How to own your employer brand
When your organisation’s name is mentioned, what sort of reaction do you get from others? Admiring glances? A rolling of the eyes? A grimace or an appreciative eyebrow raise? The way we think of brands continues to evolve. No longer is it just linked to a product or service under the umbrella of a particular name, but brands now apply to employers and individuals.
An employer brand represents the organisation’s beliefs, visions, values and practices as an employer, and a strong employer brand is becoming increasingly important in attracting and retaining the best employees. It’s not just important for current employees, but it can also be a deciding factor in business and commercial relationships, and it’s what attracts potential employees before they even submit their application for a role.
A recent study conducted by SEEK reveals that 74% of Australians start researching potential employers in the very early stages of their job search, demonstrating just how important reputation and communication around employer brand is. An employer brand shouldn’t be hidden and internally facing, it should be a proud statement to all about who your business is and what they stand for. An employer brand is vital in attracting the right talent.
It’s imperative that an organisation has taken the time to develop its employer brand, with clear articulation that aligns with the company’s goals, culture, mission and values. For example, there’s no point in promoting ‘bold’ and ‘innovative’ as key selling points, when the company is actually more ‘reliable’ and ‘precise’. An employer brand has to be backed up by actions.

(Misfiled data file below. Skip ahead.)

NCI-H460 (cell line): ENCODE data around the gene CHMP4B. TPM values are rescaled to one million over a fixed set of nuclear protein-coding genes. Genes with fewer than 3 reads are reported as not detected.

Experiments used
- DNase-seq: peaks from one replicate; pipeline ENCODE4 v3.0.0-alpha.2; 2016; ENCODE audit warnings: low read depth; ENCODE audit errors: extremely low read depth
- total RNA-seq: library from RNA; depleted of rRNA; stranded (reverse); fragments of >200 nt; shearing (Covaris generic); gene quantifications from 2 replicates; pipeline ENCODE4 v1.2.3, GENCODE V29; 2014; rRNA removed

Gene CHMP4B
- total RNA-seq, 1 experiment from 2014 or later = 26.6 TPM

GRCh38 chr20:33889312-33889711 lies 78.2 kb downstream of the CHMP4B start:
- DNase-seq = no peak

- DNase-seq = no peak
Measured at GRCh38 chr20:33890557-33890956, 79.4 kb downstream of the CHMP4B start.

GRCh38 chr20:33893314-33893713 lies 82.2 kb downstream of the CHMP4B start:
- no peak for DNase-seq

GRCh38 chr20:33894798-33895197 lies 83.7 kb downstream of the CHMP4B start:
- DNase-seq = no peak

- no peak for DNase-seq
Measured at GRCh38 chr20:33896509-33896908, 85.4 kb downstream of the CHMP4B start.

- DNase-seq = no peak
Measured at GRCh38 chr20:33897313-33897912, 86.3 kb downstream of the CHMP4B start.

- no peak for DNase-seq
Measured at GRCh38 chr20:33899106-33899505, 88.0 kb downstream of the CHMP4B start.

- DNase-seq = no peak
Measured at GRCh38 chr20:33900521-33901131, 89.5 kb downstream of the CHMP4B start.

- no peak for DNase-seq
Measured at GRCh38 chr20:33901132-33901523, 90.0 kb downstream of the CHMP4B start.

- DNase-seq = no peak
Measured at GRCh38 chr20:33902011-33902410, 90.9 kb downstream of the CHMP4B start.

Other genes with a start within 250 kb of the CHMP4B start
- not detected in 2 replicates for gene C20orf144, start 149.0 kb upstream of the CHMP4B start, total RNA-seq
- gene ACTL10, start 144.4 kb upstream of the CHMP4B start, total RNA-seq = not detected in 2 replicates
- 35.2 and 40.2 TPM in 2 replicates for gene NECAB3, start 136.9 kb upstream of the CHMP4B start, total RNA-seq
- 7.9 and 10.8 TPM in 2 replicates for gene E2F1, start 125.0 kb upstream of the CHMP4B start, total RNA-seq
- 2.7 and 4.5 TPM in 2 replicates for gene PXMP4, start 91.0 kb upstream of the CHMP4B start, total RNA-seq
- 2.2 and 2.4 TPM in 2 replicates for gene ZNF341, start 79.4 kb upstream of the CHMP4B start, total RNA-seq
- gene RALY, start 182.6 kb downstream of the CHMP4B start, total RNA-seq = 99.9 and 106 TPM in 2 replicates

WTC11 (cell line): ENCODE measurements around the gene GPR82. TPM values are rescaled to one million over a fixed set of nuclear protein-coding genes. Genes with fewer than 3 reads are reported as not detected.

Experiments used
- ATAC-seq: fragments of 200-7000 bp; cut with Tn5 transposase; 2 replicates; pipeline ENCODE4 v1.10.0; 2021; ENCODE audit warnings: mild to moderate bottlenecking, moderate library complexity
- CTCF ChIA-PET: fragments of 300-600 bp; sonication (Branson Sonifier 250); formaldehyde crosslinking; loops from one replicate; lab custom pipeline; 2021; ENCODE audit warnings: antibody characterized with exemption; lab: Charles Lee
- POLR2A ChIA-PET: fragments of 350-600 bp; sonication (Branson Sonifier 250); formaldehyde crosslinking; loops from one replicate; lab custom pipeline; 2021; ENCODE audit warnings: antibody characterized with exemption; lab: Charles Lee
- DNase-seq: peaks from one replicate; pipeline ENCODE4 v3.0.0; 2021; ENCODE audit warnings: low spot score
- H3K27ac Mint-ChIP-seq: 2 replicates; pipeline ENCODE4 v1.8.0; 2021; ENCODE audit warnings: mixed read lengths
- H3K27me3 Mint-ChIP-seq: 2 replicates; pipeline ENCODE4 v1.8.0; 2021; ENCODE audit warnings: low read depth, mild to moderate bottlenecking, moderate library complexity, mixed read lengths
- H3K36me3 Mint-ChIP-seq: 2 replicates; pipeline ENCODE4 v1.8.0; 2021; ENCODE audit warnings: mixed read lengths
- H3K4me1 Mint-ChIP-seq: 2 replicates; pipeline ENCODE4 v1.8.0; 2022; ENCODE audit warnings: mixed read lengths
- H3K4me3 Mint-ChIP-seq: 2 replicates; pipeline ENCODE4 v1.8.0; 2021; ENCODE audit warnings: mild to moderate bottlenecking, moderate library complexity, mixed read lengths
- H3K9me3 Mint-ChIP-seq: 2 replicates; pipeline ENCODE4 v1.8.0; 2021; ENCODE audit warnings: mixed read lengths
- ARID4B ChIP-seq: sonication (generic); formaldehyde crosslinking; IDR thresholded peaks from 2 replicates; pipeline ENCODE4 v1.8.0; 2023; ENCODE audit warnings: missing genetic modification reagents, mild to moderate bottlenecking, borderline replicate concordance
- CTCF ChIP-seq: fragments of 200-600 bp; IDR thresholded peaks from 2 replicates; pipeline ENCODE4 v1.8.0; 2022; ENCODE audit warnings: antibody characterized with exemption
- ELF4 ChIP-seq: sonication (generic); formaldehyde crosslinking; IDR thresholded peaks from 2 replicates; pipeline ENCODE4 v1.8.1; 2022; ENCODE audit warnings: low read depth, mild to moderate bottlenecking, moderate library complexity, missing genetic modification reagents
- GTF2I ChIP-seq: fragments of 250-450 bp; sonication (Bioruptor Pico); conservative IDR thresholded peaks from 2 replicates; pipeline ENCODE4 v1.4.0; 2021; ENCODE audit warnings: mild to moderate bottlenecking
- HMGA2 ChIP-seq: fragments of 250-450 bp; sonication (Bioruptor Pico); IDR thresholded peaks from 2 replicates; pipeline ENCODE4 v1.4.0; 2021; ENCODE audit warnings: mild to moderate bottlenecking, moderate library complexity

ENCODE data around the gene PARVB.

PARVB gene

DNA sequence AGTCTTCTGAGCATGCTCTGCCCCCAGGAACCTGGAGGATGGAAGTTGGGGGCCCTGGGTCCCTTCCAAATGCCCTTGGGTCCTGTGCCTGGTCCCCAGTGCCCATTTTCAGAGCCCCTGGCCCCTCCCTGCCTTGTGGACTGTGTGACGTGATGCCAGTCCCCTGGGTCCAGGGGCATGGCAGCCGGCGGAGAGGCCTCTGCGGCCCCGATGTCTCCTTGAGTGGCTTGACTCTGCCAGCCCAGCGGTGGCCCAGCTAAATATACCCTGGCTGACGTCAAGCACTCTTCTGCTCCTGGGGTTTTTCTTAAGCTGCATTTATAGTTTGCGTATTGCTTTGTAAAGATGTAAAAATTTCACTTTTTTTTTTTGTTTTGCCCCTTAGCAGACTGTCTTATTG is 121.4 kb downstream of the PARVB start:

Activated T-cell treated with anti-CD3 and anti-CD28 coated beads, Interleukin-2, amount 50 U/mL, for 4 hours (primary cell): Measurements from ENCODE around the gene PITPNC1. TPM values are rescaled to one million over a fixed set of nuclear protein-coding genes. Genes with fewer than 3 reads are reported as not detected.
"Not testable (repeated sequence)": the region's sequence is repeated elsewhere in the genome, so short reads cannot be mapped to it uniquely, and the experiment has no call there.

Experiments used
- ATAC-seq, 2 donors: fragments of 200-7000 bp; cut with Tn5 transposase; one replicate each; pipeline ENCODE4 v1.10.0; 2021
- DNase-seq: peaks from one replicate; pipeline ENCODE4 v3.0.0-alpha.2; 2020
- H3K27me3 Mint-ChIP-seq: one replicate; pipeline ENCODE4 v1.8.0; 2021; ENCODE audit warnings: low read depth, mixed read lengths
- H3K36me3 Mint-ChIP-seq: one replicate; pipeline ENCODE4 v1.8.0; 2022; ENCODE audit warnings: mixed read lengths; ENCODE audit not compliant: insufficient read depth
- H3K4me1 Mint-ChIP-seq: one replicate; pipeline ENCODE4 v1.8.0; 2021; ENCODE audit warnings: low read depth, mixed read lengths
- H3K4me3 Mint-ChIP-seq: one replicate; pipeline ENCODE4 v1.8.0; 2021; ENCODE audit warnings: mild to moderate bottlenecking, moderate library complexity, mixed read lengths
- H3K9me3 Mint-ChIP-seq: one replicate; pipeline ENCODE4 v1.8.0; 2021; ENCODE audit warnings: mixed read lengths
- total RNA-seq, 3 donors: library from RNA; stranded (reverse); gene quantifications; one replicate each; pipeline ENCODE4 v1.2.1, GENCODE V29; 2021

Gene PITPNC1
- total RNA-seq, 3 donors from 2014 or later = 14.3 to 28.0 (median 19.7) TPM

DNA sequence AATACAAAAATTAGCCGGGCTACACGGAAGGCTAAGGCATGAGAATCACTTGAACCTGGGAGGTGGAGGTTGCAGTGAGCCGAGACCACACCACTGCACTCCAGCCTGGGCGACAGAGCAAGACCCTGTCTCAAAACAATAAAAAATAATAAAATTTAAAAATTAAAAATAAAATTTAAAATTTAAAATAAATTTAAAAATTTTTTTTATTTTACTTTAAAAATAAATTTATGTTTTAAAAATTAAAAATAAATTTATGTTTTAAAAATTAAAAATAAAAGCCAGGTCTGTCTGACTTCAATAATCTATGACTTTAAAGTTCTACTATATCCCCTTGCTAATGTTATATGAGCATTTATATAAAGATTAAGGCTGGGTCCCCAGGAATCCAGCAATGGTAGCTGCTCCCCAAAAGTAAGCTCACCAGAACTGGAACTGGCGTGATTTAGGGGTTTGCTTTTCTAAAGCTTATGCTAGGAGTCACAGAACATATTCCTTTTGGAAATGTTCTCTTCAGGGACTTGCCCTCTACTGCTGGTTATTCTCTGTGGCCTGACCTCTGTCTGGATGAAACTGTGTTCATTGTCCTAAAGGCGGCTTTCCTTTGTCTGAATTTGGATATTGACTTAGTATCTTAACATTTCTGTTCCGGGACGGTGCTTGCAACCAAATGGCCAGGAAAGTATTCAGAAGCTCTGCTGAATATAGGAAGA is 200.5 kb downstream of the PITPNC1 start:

4 ways to communicate your employer brand
The promotion of an employer brand should start from the inside-out. Vision and values shared and brought to life with staff is the start of an employer brand journey. When employees see the brand in action, it becomes very easy for them to confirm and articulate, and promote the brand via word-of-mouth, an important channel of promotion.
In addition to staff being advocates of the employer brand, more structured communication should be considered, including:
• Creating engaging video content – video that showcases your organisation’s mission, position and priorities in an engaging manner can be a powerful promotional tool.
• Review your website – does it showcase the heart of the company, not just your products and services?
• Have an active social strategy – utilise less formal communication channels to communicate messages that relate to more of the informal parts of your business.
• Make the most of online employment review sites – this is where the conversations around employer brands are held. Participate in your organisation’s reviews and see every review as an opportunity.
It’s no longer enough for employees just to like their job, they want to like the company they work for too. This means candidates actively seek out employers whose vision and values match their own.
It’s important for organisations to make sure the right employer brand information is available when candidates go looking, because ultimately they will.
What are people saying about your organisation? Find out on SEEK company reviews.